new study on ordering glasses online
A study was published this past September that looked at the safety and accuracy of glasses ordered online – including children’s glasses: “Safety and compliance of prescription spectacles ordered by the public via the Internet,” by Karl Citek, published in Optometry, vol. 82, iss. 9 , pgs 549-555, Sept. 2011 The full text of the article is available here.
The study found that nearly half of the glasses ordered were either the wrong prescription, the wrong lens style, or the lenses failed impact testing.
It’s important to note that this study looked only at online retailers where you can buy both the frames and prescription lenses online. Cases where the frames are purchased online, but have the lenses filled by a local optical shop would not have the problems identified in this study.
Overall, the study found that nearly half of all glasses they ordered online had a problem, either with the prescription being wrong, the lens type (single vision vs bi-focal) being wrong, or with the lenses not passing impact resistance testing – and that problem existed regardless of the cost of those glasses online. Probably the most disturbing finding of the study was that in 25% of the glasses for children, the lenses failed impact testing. Given how active kids can be, it’s extremely important for our children’s glasses to not shatter on impact. The study did find that all of the polycarbonate lenses that were ordered did pass the impact resistance testing. Some of the children’s glasses also had incorrect prescriptions.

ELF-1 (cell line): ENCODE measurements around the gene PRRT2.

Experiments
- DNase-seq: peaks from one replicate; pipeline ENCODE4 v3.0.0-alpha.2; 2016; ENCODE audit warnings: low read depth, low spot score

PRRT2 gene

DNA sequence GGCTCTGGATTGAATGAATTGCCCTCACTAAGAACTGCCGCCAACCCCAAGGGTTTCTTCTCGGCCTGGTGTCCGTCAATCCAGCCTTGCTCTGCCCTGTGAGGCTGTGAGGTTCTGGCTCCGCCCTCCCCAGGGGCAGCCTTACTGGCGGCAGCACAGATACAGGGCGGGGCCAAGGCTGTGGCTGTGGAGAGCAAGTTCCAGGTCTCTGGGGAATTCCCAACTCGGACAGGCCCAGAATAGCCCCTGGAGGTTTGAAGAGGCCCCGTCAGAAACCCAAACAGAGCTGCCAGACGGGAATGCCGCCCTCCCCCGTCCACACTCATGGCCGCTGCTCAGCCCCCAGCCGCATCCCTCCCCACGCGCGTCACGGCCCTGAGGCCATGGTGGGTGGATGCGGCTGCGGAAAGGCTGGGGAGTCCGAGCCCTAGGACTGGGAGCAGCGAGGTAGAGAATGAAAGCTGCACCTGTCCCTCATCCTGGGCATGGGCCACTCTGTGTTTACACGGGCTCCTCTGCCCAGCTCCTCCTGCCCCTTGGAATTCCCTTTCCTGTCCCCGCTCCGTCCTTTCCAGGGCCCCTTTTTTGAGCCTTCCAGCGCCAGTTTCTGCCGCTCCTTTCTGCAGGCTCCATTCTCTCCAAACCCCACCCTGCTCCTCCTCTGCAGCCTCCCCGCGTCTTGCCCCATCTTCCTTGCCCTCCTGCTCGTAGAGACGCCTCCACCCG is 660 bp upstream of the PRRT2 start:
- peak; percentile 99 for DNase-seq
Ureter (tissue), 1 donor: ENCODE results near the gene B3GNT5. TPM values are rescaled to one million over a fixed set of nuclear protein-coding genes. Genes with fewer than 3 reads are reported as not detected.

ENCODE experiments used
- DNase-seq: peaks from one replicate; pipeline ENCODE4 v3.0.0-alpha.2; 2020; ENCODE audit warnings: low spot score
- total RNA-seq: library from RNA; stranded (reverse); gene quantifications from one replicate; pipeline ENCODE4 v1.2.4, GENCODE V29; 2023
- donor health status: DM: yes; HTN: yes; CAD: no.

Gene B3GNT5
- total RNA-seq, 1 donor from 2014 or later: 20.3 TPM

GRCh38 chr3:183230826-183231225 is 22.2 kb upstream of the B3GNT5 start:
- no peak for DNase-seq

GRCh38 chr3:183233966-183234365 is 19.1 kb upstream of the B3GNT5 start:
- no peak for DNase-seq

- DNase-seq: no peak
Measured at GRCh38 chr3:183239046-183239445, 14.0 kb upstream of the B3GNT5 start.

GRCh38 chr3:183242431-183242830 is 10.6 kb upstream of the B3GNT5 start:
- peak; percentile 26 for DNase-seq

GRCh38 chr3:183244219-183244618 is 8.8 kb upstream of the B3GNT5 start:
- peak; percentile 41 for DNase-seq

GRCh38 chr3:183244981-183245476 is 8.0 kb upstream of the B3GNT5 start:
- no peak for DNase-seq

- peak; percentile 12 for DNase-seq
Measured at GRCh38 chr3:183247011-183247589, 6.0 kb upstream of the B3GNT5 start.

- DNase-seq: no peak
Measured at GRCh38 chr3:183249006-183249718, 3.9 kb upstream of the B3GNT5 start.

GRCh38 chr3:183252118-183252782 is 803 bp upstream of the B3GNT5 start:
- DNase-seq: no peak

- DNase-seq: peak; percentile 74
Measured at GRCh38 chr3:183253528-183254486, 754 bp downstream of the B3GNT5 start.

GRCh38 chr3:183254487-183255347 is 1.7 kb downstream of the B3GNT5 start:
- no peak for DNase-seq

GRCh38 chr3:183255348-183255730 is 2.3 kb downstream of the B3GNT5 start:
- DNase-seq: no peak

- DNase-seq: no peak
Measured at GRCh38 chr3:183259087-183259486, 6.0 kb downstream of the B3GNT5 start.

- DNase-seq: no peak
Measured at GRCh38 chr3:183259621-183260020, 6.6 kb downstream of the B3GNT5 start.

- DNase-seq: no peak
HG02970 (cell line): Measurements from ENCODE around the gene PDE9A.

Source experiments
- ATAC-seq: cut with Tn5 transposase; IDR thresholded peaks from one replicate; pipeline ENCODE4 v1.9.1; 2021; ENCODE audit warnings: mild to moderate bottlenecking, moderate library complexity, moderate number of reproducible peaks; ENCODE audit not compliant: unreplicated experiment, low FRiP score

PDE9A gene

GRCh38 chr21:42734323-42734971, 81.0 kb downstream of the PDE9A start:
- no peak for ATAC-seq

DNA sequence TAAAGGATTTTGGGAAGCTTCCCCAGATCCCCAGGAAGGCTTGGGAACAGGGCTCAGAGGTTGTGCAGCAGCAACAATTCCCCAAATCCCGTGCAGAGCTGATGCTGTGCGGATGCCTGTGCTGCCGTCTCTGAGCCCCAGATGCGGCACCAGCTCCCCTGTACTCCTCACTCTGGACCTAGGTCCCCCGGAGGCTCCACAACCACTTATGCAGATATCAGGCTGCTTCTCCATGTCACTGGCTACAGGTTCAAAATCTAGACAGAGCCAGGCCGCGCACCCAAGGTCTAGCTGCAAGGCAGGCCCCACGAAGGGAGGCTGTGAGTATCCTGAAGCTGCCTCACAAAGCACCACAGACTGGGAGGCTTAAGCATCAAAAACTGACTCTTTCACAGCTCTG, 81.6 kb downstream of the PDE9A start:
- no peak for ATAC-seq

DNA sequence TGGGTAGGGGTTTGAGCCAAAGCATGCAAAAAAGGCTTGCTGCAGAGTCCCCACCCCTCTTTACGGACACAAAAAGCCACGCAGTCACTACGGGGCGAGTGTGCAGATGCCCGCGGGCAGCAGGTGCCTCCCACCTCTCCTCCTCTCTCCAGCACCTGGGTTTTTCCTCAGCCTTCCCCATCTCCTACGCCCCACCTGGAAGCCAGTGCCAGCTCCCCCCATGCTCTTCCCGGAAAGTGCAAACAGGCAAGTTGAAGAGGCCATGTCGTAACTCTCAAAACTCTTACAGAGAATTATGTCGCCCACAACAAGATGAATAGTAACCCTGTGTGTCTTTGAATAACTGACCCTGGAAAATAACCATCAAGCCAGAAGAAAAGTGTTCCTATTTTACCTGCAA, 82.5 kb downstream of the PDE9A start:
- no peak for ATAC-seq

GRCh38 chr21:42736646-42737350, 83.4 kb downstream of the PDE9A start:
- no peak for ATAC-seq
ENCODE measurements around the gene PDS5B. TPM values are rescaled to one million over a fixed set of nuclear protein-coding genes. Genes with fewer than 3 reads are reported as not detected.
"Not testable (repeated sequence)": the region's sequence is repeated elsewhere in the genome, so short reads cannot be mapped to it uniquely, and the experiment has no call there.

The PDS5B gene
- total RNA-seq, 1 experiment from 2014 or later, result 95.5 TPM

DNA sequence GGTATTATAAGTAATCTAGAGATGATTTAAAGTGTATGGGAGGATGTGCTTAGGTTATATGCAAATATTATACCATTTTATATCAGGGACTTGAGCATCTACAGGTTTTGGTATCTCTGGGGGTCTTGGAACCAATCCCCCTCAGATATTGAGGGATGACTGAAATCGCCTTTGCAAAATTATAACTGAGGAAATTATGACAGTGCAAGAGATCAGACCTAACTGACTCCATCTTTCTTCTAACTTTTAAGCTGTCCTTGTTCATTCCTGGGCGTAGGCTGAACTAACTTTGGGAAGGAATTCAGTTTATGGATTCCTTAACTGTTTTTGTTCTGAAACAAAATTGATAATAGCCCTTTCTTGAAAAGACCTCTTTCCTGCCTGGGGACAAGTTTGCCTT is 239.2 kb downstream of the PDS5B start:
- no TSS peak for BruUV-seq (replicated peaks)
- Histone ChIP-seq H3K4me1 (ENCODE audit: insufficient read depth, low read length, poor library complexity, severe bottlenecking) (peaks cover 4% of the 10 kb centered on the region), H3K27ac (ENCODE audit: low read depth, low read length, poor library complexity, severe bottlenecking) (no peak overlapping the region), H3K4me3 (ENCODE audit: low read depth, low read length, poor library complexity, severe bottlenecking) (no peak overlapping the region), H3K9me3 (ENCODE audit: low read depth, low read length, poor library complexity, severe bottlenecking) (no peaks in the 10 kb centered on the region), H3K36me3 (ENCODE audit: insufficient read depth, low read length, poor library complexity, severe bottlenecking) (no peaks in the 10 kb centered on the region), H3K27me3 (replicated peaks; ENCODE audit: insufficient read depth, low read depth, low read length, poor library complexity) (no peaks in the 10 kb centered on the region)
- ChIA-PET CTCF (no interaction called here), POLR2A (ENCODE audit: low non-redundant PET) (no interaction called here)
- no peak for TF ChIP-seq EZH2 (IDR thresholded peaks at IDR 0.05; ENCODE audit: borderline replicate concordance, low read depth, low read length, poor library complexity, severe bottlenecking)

A couple of interesting pieces from that study include the fact that the rate of problems with prescription errors was similar to the error rate at traditional optical labs, it’s just that when you order glasses through a traditional optical shop, there are additional checkpoints, and nearly all the problems have been caught and correct before the glasses even make it to the shop. The article also mentioned that some of the researchers had difficulties placing the orders correctly with some of the vendors, this despite the fact that the researchers were quite knowledgeable about eyewear. So if you’ve felt confused by some of those sites, you’re not alone.
So given this study, I would be much more hesitant to purchase glasses online for Zoe, and I would not recommend it for a primary pair glasses. If you do order glasses online, you can – and should! – take the glasses in to your eye doctor. He or she can verify that the prescription is correct. In fact, you should do that with glasses that you purchase from a traditional optical shop, too. Your eye doctor will not be able to test the impact resistance of the lenses, though (well, at least not without breaking the lenses). I would only order polycarbonate lenses online, since the material is extremely strong and is unlikely to shatter on impact. Also, make sure that you understand the return policy for the glasses you purchase, so that if there is a problem, you know how to return the glasses.
Thanks to the EyeWorks facebook page, which is where I first heard of this study.